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Developmental therapeutics

3504 - Oncolytic herpesvirus therapy for mesothelioma – a phase I/IIa trial of intrapleural administration of HSV1716 (NCT01721018)

Date

09 Sep 2017

Session

Developmental therapeutics

Presenters

Sarah Danson

Citation

Annals of Oncology (2017) 28 (suppl_5): v122-v141. 10.1093/annonc/mdx367

Authors

S. Danson1, P. Woll2, J. Edwards3, K. Blyth4, P. Fisher2, J. Roman5, K. Simpson5, R. Spavin5, K. Learmonth5, J. Conner5

Author affiliations

  • 1 Department Of Oncology And Metabolism, Sheffield Experimental Cancer Medicine Centre, Weston Park Hospital, S10 2SJ - Sheffield/GB
  • 2 Sheffield Ecmc, Weston Park Hospital Cancer Research Centre, S10 2SJ - Sheffield/GB
  • 3 Cardiothoracic Surgery, Northern General Hospital, S5 7AU - Sheffield/GB
  • 4 Respiratory Medicine, Queen Elizabeth University Hospital, G51 4TF - Glasgow/GB
  • 5 Research And Development, Virttu Biologics Ltd, ML1 5UH - Newhouse/GB
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Resources

Abstract 3504

Background

Malignant Pleural Mesothelioma (MPM) remains a major challenge with limited therapeutic options. Disease is frequently confined to the pleura, distant metastases are uncommon and intrapleural treatment is therefore appealing. HSV1716 is a 34.5null oncolytic herpes simplex virus which, in pre-clinical studies, demonstrates cancer cell-specific HSV1716 infection and oncolysis and an anti-tumor immune response. We assessed the safety and potential for efficacy of intrapleural HSV1716 in patients with inoperable MPM.

Methods

We performed an open label, dose escalation, phase I/IIa trial of intra-pleural HSV1716. Patients with a histological diagnosis of MPM and indwelling pleural catheter (IPC) were eligible if they had performance status ≤ 2 and adequate hematologic, renal and liver function. Patients received 1x107pfu HSV1716 through their IPC on 1, 2 or 4 occasions a week apart, in 3 separate cohorts. The primary objective was to determine the safety and tolerability of intra-pleural HSV1716. The secondary objectives were to assess HSV1716 replication and patient immune responses in pleural fluid and blood. An exploratory objective was to assess tumour response by CT, using modified RECIST criteria.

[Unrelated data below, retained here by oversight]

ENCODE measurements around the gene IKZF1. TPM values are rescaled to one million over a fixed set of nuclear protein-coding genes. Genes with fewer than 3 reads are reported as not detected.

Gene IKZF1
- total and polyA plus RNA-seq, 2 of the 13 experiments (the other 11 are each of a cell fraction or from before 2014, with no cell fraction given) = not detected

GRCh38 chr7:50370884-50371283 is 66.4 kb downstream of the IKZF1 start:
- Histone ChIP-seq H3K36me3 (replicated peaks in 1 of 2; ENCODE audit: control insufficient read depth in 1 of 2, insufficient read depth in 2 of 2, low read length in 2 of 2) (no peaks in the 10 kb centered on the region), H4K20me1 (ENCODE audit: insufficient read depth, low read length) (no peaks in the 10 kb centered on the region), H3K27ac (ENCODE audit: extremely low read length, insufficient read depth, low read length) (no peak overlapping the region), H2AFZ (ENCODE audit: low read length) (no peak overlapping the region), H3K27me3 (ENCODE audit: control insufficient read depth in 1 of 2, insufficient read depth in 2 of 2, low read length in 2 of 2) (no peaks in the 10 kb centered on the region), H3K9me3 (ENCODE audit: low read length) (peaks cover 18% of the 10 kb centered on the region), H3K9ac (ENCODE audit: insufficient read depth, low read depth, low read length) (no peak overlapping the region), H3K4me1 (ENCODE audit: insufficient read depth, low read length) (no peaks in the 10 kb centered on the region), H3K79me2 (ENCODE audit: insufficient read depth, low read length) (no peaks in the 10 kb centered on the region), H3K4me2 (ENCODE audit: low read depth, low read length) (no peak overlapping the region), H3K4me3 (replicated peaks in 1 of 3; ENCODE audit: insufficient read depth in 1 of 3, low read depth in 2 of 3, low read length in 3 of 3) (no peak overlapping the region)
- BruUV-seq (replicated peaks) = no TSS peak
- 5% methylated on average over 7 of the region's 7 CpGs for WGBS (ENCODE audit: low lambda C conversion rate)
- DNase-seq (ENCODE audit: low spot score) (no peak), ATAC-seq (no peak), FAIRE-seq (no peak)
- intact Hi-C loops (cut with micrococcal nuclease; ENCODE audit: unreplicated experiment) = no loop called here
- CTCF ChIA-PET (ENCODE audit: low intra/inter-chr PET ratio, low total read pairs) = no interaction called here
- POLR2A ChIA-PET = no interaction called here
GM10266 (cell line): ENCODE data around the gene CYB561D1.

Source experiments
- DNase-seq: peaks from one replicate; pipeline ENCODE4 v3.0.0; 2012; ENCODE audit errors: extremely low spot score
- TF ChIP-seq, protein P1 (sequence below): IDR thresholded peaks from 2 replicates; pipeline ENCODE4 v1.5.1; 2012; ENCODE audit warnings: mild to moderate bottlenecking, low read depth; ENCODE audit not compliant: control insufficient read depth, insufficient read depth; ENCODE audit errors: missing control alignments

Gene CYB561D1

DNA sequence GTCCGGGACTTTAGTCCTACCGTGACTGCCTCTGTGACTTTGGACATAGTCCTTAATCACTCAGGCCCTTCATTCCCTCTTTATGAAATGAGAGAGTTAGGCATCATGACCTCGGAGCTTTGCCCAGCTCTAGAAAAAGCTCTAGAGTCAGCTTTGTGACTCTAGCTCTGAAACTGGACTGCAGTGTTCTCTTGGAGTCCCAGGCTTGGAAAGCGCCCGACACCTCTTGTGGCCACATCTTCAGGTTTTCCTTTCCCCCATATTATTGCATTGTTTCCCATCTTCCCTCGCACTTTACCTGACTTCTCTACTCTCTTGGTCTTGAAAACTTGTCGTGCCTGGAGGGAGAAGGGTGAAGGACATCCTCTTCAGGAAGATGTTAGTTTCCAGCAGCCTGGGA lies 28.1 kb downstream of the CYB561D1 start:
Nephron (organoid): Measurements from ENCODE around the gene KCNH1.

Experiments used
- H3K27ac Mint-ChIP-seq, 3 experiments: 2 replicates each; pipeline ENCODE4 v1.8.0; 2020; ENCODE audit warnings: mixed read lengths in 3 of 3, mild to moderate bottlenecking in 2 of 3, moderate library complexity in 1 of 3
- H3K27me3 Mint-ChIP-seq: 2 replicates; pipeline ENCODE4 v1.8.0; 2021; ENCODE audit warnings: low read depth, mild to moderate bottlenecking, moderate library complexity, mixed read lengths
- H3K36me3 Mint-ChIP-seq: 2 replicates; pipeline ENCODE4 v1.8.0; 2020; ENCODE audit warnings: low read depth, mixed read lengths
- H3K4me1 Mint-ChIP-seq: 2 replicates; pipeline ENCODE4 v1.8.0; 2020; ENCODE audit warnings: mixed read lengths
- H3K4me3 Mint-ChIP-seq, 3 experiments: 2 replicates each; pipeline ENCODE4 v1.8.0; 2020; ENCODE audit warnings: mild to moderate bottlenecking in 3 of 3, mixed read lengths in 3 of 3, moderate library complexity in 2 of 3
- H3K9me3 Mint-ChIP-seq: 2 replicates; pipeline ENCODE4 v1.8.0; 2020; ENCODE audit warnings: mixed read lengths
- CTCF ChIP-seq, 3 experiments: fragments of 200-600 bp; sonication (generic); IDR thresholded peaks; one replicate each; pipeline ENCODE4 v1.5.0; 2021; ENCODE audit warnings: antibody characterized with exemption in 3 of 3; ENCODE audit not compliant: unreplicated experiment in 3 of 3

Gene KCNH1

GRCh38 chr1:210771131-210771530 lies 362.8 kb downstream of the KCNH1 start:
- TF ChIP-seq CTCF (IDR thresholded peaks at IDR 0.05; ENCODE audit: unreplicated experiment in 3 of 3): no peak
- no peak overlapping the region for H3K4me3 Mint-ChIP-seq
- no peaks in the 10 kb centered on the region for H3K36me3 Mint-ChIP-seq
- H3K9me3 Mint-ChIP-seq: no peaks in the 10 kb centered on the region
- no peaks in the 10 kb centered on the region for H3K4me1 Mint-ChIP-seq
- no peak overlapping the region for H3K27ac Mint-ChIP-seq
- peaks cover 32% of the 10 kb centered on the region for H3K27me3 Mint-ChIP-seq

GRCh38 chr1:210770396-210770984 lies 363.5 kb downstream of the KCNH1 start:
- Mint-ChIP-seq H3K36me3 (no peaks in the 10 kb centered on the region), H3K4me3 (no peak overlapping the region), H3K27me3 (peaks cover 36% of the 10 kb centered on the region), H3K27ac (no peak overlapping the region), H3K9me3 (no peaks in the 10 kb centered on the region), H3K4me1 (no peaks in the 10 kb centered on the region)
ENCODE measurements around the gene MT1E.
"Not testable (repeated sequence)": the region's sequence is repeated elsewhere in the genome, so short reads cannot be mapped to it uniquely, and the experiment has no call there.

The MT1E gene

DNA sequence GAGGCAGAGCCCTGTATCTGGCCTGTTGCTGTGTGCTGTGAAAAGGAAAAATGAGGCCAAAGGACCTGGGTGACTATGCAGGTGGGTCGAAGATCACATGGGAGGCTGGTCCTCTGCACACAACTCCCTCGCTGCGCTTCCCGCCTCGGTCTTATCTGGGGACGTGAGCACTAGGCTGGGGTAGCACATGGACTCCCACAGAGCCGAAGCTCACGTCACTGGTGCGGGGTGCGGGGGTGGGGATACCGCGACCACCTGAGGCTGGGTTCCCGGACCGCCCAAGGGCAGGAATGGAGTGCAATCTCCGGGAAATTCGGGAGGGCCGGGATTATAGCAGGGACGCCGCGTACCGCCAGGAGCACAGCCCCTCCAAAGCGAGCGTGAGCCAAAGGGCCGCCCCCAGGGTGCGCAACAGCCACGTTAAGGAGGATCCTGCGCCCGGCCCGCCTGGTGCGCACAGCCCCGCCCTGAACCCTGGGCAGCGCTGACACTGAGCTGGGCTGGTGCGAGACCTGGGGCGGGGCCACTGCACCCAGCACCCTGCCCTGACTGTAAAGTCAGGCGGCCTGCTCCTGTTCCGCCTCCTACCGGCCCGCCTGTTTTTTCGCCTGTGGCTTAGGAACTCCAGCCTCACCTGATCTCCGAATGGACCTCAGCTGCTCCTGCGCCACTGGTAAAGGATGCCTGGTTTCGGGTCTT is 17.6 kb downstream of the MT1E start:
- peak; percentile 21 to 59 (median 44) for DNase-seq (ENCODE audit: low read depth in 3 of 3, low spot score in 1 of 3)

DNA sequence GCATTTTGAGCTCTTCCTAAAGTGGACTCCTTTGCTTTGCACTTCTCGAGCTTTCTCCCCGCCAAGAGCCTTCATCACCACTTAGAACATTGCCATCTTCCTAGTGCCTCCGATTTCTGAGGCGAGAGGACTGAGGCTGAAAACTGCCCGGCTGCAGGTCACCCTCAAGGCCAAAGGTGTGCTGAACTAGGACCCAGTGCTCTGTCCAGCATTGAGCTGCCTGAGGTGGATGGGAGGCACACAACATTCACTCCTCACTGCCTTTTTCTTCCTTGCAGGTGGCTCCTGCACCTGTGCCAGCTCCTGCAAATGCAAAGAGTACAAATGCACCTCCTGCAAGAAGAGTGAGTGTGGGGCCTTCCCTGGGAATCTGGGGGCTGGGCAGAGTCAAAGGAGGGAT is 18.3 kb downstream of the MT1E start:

Results

Twelve patients were treated, 3 received 1 dose of intrapleural HSV1716, 3 received 2 doses and 6 received 4 doses. HSV1716 was well-tolerated with no HSV1716-related SAE and 17 HSV1716-related transient Grade 1-2 AEs. Evidence of HSV1716 replication (n = 9) and pleural Th1 cytokine responses (n = 8) were observed. Novel anti-tumor IgG responses were detected post treatment and their antigen targets identified by protein array. CT analysis on day 57 indicated 6 patients with stable and 6 patients with progressive disease. Median survival from treatment was 15mths for all patients and 18mths in patients with evidence of a Th1 immune response (n = 8).

Conclusions

The study demonstrated an acceptable safety profile of intra-pleural HSV1716 with evidence of viral replication and anti-tumour immunogenicity. This supports further studies in MPM, possibly involving combination with immune checkpoint inhibitors.

Clinical trial identification

NCT01721018

Legal entity responsible for the study

Virttu Biologics Ltd

Funding

Virttu Biologics Ltd

Disclosure

S. Danson: Advisory role for Incathera Research funding from Lilly, GSK, Bristol-Myers Squibb, Astellas, Incyte, Novartis, Boehringer. P. Woll: Consulting/Advisory role to Lilly, Theradex. Research funding from AstraZeneca, Pfizer, Virttu. P. Fisher: Consulting/Advisory Role to Diaceutics. Research Funding from Pierre Fabre, Pfizer, Bristol-Myers Squibb. J. Roman, K. Simpson, R. Spavin, K. Learmonth, J. Conner: Employee of Virttu Biologics. All other authors have declared no conflicts of interest.

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